THE upcoming Union Budget should have a special focus on women and farmers. This message was conveyed by Congress chief Sonia Gandhi while speaking at a function in her constituency, Rae Bareli, on Wednesday, where she expressed certainty that finance minister P Chidambaram would "keep the common man's difficulties, especially faced by women and farmers, in mind while preparing the budget'. Speaking at a Bank of Baroda function to launch the 1,000th self-help group, Ms Gandhi was also quoted by agencies as saying that while 8-9% economic growth was not a mean achievement, real happiness would come when the common man's difficulties are wiped out. She added that health and education were keys for achieving real happiness. The comments are politically significant as many in the Congress have been saying much the same thing. At a pre-budget meeting with Mr Chidambaram recently, Congress leaders pointed out that 9% growth alone growth was unlikely to pay dividends for the party in an election year. They had asked the FM to focus on the

  • Sonia, PM all ears to farmers ahead of kisan budget

    AHEAD of the Union budget, which is expected to make major announcements for the farm sector, Congress president Sonia Gandhi and Prime Minister Manmohan Singh met farmers' representatives from Maharashtra, Haryana and Rajasthan here on Thursday. A large number of farmers from these states were given audience with Ms Gandhi at her 10 Janpath residence in a bid to give her an opportunity to directly understand their problems, the party said. Congress leaders who attended the meeting said Ms Gandhi had assured them that "she would talk to PM and the FM' about their concerns. However, the Congress chief has already conveyed her message to the government that the budget should be aimed at the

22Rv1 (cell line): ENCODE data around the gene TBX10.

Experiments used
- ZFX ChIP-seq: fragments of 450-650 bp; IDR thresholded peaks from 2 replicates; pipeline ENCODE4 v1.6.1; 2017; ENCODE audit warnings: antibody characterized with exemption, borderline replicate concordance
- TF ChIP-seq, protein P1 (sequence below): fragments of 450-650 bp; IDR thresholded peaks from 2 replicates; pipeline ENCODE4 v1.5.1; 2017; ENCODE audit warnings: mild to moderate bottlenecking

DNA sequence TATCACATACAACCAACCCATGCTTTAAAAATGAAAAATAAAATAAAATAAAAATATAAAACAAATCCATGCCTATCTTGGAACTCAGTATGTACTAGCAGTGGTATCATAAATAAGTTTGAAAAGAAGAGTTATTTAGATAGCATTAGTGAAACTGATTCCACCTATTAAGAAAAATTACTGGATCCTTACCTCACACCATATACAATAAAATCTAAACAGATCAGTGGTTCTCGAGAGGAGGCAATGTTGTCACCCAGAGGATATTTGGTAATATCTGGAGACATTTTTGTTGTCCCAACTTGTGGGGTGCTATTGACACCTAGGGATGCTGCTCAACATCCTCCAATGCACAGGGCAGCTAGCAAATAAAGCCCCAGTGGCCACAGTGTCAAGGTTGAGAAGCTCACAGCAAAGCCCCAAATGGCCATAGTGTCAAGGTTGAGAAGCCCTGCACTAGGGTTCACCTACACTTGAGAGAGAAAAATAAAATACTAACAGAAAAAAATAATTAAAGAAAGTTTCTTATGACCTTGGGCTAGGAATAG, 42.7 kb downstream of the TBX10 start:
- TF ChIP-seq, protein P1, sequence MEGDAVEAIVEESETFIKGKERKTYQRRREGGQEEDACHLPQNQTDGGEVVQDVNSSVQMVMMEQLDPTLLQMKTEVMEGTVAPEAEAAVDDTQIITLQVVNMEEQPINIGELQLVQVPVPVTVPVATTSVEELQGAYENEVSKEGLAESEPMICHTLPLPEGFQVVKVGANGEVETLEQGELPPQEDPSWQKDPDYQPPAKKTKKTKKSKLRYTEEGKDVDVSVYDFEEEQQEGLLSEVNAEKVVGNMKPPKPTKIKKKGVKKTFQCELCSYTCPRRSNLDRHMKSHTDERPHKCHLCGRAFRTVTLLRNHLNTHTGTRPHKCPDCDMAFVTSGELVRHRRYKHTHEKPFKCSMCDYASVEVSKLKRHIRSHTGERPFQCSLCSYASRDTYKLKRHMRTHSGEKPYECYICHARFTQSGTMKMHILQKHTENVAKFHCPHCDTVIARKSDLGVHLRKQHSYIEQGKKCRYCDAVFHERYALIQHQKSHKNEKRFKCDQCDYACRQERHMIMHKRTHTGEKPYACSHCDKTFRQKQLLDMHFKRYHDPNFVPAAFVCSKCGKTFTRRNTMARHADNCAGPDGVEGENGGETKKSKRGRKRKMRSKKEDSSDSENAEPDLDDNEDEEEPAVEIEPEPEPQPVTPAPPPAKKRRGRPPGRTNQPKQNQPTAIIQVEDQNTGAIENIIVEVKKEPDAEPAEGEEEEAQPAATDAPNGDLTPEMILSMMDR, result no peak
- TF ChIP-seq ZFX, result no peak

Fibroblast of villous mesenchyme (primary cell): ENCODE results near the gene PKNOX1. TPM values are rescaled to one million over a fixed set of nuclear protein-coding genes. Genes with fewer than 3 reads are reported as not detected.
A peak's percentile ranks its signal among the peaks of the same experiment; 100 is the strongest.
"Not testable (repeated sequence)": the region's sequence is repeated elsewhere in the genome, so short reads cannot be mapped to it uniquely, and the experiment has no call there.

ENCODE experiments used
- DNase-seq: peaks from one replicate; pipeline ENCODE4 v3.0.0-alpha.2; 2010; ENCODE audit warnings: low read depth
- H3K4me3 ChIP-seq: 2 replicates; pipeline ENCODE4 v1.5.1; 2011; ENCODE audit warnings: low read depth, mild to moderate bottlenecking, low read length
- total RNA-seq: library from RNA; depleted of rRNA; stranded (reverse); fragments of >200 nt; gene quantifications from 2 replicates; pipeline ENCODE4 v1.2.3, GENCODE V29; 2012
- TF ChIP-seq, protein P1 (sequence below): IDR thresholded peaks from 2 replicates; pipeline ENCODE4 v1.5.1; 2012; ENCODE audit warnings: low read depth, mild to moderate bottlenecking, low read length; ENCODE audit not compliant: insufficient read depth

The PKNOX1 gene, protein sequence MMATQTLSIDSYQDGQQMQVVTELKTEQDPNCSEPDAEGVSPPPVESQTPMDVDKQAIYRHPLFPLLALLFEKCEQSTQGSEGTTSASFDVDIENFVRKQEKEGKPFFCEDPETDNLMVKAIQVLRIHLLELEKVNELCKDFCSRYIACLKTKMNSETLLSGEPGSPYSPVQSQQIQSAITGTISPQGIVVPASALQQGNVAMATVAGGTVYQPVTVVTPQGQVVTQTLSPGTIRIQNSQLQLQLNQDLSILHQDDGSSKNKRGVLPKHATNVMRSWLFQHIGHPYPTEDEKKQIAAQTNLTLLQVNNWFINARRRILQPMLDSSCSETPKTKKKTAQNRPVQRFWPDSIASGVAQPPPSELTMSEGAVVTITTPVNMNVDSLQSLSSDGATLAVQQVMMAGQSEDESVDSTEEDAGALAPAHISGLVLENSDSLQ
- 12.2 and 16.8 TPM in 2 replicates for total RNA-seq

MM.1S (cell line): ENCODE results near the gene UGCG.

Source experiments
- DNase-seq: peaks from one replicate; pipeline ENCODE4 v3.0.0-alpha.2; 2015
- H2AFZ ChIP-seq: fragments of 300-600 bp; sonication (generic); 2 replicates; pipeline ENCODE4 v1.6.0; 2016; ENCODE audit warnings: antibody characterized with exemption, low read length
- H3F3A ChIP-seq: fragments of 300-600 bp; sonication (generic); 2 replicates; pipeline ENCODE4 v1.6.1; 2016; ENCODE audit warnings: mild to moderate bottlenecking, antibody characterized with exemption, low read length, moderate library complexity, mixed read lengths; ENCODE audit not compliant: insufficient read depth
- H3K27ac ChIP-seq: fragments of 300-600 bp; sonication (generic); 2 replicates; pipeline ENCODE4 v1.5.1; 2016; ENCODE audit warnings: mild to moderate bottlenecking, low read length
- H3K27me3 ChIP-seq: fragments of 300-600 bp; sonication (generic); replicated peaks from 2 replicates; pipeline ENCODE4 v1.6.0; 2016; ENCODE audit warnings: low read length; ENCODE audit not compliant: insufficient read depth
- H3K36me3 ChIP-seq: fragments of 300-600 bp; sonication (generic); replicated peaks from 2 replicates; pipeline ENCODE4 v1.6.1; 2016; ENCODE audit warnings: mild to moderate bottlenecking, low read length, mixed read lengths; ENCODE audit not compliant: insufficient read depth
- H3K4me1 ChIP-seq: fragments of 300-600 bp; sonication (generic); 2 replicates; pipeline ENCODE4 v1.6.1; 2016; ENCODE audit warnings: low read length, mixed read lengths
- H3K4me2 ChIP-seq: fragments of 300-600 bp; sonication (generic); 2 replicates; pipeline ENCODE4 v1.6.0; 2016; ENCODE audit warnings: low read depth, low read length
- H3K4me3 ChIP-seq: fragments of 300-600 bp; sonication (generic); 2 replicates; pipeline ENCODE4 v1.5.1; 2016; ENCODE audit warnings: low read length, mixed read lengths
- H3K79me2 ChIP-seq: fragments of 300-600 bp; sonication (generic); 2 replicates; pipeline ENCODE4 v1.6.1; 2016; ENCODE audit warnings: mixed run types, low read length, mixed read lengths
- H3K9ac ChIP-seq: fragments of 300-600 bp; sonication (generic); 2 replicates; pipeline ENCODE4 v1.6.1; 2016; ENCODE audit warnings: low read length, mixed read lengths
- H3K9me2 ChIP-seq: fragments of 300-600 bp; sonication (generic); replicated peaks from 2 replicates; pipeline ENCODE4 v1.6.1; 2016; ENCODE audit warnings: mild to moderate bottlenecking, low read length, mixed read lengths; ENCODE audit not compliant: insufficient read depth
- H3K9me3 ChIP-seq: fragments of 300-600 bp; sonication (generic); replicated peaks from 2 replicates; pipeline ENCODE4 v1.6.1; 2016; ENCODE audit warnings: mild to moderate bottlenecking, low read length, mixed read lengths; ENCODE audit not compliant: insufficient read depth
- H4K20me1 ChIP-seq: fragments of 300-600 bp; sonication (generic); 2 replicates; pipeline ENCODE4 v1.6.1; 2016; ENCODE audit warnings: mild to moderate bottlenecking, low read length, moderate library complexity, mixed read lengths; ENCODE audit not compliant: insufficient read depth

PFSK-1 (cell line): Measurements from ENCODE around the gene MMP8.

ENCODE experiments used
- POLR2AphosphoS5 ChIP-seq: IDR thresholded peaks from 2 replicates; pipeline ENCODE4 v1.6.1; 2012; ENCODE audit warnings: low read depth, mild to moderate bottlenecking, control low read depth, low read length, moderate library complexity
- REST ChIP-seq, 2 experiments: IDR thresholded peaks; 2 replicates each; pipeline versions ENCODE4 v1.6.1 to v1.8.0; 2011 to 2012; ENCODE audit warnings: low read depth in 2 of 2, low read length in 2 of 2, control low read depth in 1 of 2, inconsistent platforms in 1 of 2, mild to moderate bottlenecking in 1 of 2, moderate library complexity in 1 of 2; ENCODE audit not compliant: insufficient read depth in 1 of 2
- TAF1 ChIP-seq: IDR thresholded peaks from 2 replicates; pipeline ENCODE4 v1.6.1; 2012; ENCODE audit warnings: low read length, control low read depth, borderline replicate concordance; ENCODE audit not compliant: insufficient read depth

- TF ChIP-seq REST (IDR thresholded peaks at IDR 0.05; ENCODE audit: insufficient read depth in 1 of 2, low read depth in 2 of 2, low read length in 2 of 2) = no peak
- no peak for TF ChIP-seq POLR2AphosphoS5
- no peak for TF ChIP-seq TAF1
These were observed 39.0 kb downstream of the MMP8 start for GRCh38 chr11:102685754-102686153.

• Farmer delegations meet Sonia Gandhi

    Seeking relief: UPA chairperson Sonia Gandhi listens to the grievances of farmers from Haryana, Rajasthan and Maharashtra at her residence in New Delhi on Thursday. Congress president Sonia Gandhi on Thursday assured delegations of farmers from Haryana, Rajasthan and Maharashtra that she would convey their budgetary demands to Prime Minister Manmohan Singh and Finance Minister P. Chidambaram. The delegations sought waiver of farmers' debts, reduction in interest rates on loans, remunerative prices for farm produce, health insurance for farm families and crop insurance. They highlighted the high costs of inputs, crop losses on account of calamities (Rajasthan delegation spoke about the heavy damage to mustard crop from frost), lack of adequate power and poor quality of seeds. Among those who formed part of the delegations were S.S. Surjewala, Ashok Gehlot and Mukul Wasnik. On Friday, farmers' representatives have convened an emergency meeting of the National Council of the organisation of farmers and farm labour to discuss the financial and social problems of farmers. They will finalise a charter of demands to be sent to the Prime Minister.